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Selling Your Primary Residence? How to Exclude Your Gain From Tax

Happy senior couple, cooking in the kitchen as they enjoy retirement. Homeowners considering selling their primary residence should consider maximizing their Section 121 exclusion.

Is there any chance you’ll sell your home soon? If so, maximizing your Section 121 exclusion needs to be part of the planning process for the sale. This provision allows qualified homeowners to exclude as much as $500,000 in capital gains from taxation after the sale of their primary residence. Considering the maximum capital gains tax rate of 20%, a section 121 exclusion may present a six-figure tax savings opportunity—depending on eligibility. As always, speak to your tax and financial planning advisors for specific guidance before selling your home.


It’s only available for primary residences. 

A section 121 exclusion can’t be applied to capital gains incurred from the sale of a vacation home or investment real estate. 

The maximum exclusion is $250,000 for unmarried taxpayers, or $500,000 for a married couple filing jointly.

Any portion of a capital gain that exceeds the exclusion cap will be taxed. So, a qualified married couple who recognize a capital gain of $450,000 on the sale of their home would pay no capital gains tax on the sale. If they recognize a capital gain of $600,000, they would be taxed on the $100,000 above the exclusion amount. 

(Note that a section 121 exclusion doesn’t apply in cases of capital losses. If you sell your primary residence for less than you paid, the loss is generally going to be nondeductible.) 

Eligibility hinges on passing an ownership test and use test. 

The IRS has two requirements that a home seller must meet in order to claim the maximum section 121 deduction. Working backward from the date of the sale, you need to have owned the home for at least 24 months out of the previous five-year period. If you’re married and filing jointly, it’s okay if only one spouse meets this requirement.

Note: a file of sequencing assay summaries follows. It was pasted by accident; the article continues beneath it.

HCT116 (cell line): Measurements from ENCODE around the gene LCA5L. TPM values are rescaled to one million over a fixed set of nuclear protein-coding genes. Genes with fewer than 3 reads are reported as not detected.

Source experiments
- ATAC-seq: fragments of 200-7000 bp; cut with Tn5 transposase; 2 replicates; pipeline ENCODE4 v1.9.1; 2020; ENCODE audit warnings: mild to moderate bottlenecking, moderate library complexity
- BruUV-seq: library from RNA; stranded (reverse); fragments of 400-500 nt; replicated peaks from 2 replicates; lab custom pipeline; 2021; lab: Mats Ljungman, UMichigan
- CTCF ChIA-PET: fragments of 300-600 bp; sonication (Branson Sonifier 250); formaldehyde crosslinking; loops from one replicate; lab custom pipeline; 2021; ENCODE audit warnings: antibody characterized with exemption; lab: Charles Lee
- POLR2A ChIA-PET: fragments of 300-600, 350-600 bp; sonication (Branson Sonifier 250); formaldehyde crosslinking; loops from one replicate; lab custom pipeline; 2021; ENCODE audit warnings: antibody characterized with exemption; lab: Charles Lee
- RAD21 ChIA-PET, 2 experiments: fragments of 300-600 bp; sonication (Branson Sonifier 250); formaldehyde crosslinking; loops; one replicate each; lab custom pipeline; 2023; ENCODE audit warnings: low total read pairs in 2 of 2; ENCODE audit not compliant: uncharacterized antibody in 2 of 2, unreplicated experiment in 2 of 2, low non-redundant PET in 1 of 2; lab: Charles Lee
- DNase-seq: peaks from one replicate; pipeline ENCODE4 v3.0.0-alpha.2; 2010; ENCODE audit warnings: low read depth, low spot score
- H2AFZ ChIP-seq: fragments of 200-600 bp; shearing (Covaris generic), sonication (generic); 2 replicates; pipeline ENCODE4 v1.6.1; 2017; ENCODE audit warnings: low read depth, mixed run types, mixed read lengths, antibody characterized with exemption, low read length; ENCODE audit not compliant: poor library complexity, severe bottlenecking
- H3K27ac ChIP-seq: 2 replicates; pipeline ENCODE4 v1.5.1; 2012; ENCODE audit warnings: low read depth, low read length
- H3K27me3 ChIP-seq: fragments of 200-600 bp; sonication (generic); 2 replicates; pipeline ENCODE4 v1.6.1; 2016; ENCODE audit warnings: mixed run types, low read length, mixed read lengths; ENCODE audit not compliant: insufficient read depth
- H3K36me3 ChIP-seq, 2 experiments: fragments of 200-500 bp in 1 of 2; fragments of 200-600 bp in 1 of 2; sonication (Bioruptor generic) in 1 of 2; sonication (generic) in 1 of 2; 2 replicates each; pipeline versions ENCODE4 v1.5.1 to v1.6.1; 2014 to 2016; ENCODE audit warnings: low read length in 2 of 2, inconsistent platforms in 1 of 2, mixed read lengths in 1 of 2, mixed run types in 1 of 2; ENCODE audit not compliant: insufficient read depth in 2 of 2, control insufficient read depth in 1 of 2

The “use test,” or residence requirement, requires that you used the home as your primary residence for at least 24 months out of the previous five-year period. Both spouses must meet the residence requirement to claim the maximum $500,000 deduction. So, if one person owned a house for many years and their new spouse only moved in 12 months before they decided to sell, this couple would only be able to shield $250,000 in capital gains from taxation. 

Partial exclusions may be available when circumstances force the sale of your home. 

The IRS allows these partial exclusions in cases where someone needs to move because of work, health and/or unforeseeable events. As examples, let’s say you bought your home a year ago. Then your job transfers you to another city. Or you want to move so you can take care of an ailing parent, or because you became disabled and your home isn’t accessible. Despite not meeting the ownership and residency requirements for a full section 121 exclusion, you may be able to shield at least some of your capital gain from taxation. Your exclusion limit would be determined by how long you owned/resided in the residence.